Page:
The Order was born of the Crusades, being founded in 1119 with the expressed intention of protecting pilgrims to the Holy Land.
They took their name from their headquarters at the al-Aqsa mosque in Jerusalem which was believed to be on the site of Solomon’s temple. The Templars were warrior-monks, dedicated professional soldiers, whose valour gained them the reputation of an elite fighting force. In 1128, the great Cistercian abbot, St. Bernard of Clairvaux, gave them a rule or code of conduct which committed them to poverty, chastity and obedience. They wore a white robe as a symbol of their purity of life. To it was later added a red cross. In 1139, a papal bull made them independent of any secular or ecclesiastical authority apart from that of the pope, and granted them exemption from taxation.
Within 50 years, the Templars became extremely powerful and acquired vast wealth. They held an estimated 7000 manors in Europe. Contact with Islamic and Judaic culture introduced them to ideas then new to the West, particularly in the fields of military engineering and surveying. They had their own military and merchant fleets and were amongst the first to use the magnetic compass.
In England there were about 50 Templar manors and a very large number of smaller landholdings. Many of the more important sites like Cressing include the word Temple in their name. Their English headquarters was in London, initially in Holborn but soon after moved to the site of the existing Temple church near Fleet Street in the City. Cressing was the first grant of rural land that they received in England, and the largest and most important of their Essex landholdings.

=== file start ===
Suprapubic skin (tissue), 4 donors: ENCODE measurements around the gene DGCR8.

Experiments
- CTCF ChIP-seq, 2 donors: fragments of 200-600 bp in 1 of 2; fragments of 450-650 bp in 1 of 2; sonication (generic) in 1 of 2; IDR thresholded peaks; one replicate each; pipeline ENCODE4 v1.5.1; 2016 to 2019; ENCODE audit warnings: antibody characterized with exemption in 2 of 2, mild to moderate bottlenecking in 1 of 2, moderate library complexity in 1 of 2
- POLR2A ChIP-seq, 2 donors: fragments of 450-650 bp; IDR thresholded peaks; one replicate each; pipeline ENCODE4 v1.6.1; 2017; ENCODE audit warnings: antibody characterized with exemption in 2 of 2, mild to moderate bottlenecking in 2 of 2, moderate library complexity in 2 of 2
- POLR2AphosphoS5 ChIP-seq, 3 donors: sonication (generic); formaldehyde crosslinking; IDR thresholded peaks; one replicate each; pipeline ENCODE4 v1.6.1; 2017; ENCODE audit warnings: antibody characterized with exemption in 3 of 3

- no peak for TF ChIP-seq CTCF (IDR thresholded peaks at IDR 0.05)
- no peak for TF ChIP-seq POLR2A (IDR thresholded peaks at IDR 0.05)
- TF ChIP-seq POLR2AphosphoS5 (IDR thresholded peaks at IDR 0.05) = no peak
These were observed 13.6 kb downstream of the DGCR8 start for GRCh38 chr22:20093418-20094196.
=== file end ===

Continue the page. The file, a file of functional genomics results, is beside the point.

It is estimated that by 1300 Cressing was the centre of an estate of some 2000 acres which included five mills, two markets and an annual fair. Such an estate would have been in the charge of a preceptor accompanied by two or three resident knights or sergeants-at-arms, together with a chaplain, a bailiff, and numerous household servants. In addition the estate would have employed agricultural labourers, shepherds, millers, gardeners and craftsmen. Thus Cressing functioned as a large estate farmed for profit to help the Order pay for the war effort in the Holy Land.